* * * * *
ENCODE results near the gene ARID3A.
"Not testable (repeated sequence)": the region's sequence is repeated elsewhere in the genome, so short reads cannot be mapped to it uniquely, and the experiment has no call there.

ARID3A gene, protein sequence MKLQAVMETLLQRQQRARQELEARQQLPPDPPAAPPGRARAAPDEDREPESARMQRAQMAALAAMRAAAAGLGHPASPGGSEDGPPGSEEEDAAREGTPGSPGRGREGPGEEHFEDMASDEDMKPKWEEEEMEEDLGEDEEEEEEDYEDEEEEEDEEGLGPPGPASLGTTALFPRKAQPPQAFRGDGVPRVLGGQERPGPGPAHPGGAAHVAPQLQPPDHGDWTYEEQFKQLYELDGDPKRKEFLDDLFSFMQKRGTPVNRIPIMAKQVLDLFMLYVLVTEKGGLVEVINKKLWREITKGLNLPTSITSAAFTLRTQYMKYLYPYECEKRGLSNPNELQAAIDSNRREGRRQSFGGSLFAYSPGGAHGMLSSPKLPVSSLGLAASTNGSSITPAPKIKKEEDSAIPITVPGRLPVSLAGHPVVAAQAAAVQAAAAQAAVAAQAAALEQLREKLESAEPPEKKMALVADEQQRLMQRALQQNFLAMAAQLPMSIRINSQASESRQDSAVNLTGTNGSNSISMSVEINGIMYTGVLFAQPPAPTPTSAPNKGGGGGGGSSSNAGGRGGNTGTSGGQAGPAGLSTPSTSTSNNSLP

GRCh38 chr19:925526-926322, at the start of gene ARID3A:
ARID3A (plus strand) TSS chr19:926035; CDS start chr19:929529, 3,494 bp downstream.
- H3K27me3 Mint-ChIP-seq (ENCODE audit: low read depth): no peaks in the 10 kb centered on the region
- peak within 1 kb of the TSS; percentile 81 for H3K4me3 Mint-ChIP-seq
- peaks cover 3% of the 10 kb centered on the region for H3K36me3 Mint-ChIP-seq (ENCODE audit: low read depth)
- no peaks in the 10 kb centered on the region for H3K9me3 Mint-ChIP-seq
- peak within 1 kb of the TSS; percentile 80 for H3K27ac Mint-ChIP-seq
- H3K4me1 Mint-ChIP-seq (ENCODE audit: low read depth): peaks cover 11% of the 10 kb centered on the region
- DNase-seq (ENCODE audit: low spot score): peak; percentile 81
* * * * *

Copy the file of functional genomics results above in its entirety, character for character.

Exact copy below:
ENCODE results near the gene ARID3A.
"Not testable (repeated sequence)": the region's sequence is repeated elsewhere in the genome, so short reads cannot be mapped to it uniquely, and the experiment has no call there.

ARID3A gene, protein sequence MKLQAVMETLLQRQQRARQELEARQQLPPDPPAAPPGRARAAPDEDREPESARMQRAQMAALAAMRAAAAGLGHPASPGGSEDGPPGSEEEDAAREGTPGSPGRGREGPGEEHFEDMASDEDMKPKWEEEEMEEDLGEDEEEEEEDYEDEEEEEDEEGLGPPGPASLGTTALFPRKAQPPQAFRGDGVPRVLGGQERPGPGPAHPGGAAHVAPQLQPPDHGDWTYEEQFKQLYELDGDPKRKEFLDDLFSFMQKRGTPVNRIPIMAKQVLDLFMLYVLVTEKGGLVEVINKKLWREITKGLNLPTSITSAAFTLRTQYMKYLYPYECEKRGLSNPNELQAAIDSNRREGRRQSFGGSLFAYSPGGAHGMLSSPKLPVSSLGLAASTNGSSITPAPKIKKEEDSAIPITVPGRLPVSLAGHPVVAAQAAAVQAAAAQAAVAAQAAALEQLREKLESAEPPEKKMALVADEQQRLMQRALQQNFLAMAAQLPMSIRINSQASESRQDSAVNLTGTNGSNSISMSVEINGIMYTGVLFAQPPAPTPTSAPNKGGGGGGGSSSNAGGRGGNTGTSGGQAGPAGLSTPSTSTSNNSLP

GRCh38 chr19:925526-926322, at the start of gene ARID3A:
ARID3A (plus strand) TSS chr19:926035; CDS start chr19:929529, 3,494 bp downstream.
- H3K27me3 Mint-ChIP-seq (ENCODE audit: low read depth): no peaks in the 10 kb centered on the region
- peak within 1 kb of the TSS; percentile 81 for H3K4me3 Mint-ChIP-seq
- peaks cover 3% of the 10 kb centered on the region for H3K36me3 Mint-ChIP-seq (ENCODE audit: low read depth)
- no peaks in the 10 kb centered on the region for H3K9me3 Mint-ChIP-seq
- peak within 1 kb of the TSS; percentile 80 for H3K27ac Mint-ChIP-seq
- H3K4me1 Mint-ChIP-seq (ENCODE audit: low read depth): peaks cover 11% of the 10 kb centered on the region
- DNase-seq (ENCODE audit: low spot score): peak; percentile 81